With the 2.0-liter engine, the Protege delivers good acceleration whether starting from a standstill or pulling out of corners. Producing 130 horsepower, the 2.0-liter engine (taken from the Mazda 626 midsize sedan) offers 8 more horsepower than last year's 1.8-liter engine. In terms of acceleration performance, the horsepower increase is largely offset by the increased weight of the 2001 model. The real gain is in the increased mid-range torque (135 pound-feet), making the car more responsive and easier to drive around town. That should particularly benefit models with automatic transmissions. At the same time the horsepower was increased, Mazda managed to improve the fuel economy (to 25/31 mpg with 5-speed).
The base 1.6-liter engine, which produces 103 horsepower, struggles when pressed.
Four-wheel disc brakes are now standard on the top-line ES model. The brakes bring the car to a quick, stable stop under hard braking.
Mazda has expertly damped out road noise and engine noise, often a problem with small cars, making the Protege one of the quietest cars in its class. Insulation has been added to the floor, under the hood, behind the firewall, and around the wheel housings. Plus the body and chassis have been enhanced by structural improvements, like thicker sheetmetal in the suspension towers, which yield greater stability and control.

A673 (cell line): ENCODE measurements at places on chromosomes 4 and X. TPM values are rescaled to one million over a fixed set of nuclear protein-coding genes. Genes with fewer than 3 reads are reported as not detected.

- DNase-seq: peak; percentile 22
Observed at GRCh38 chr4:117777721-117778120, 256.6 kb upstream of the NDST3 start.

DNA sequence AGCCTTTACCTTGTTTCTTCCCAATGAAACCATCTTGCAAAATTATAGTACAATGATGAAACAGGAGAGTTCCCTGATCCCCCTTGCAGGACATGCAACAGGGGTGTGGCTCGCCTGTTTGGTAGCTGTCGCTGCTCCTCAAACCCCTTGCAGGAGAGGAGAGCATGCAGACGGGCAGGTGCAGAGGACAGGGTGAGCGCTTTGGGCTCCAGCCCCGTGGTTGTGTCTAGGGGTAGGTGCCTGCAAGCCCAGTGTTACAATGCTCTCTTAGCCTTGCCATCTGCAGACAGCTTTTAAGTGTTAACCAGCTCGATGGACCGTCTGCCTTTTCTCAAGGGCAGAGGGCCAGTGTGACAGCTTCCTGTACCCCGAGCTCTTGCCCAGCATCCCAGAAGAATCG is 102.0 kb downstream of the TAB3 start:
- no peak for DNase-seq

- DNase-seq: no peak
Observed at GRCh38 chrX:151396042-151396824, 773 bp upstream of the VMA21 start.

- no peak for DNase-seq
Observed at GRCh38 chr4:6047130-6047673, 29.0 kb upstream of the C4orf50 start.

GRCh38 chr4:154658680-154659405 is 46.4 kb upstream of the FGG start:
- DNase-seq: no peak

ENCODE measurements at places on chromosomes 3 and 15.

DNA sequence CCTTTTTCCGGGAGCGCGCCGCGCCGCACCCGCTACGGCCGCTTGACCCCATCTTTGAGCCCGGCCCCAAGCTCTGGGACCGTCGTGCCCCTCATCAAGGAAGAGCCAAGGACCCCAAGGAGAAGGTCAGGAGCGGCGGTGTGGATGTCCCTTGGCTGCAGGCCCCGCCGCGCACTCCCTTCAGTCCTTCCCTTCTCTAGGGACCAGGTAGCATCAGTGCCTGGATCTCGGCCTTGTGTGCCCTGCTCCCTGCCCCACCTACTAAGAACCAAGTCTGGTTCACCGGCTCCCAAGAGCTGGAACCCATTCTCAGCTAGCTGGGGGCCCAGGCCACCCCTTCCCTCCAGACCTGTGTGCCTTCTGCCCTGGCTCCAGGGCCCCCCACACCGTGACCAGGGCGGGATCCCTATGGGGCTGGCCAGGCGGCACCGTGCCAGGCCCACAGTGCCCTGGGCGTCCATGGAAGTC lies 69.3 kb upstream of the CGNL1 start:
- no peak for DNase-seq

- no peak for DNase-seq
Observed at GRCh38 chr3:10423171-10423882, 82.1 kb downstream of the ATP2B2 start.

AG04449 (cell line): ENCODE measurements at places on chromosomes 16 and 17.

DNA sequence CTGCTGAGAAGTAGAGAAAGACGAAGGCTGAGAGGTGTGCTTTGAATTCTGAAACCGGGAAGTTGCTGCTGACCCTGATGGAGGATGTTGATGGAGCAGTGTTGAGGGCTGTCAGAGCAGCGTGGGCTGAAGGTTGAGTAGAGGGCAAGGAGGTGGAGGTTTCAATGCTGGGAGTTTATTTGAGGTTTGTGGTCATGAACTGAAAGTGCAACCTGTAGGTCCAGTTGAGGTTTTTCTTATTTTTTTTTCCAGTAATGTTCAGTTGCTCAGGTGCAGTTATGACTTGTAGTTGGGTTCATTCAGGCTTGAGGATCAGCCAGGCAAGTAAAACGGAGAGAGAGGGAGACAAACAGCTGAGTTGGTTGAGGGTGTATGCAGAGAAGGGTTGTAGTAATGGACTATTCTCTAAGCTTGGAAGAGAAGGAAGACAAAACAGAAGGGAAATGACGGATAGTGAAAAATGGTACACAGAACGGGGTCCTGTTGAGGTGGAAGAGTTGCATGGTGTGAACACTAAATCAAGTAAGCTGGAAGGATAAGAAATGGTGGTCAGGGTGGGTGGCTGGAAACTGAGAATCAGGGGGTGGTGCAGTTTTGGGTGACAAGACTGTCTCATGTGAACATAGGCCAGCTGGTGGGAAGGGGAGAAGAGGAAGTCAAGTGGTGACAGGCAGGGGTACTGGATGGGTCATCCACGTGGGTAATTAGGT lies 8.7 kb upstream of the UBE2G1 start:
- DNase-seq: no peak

When it was redesigned, the Protege received a number of chassis-strengthening improvements. Bending strength was increased by 22 percent and torsional (twisting) rigidity by 12 percent. Protege's crash protection was also improved by the addition of side-impact reinforcements. This stiff unitbody chassis, working in concert with responsive rack-and-pinion steering and a four-wheel independent suspension, translates into a comfortable ride, good high-speed stability, and excellent handling.
Mazda Protege is a prime example of ever-increasing levels of refinement in base offerings. For years, the Honda Civic and Toyota Corolla were the kingpins of the economy car market and with good reason: They offer high-quality, reliable transportation. But even before it was redesigned, the Mazda Protege was a durable, refined sedan that could compete with those standard bearers. Mazda's faith in the quality of its product can be seen in its warranty: 50,000 miles compared to the 36,000-mile coverage offered by most carmakers.
Continual refinements and a touch of style maintain the Protege's status as a sporty, seductive alternative.
© New Car Test Drive, Inc.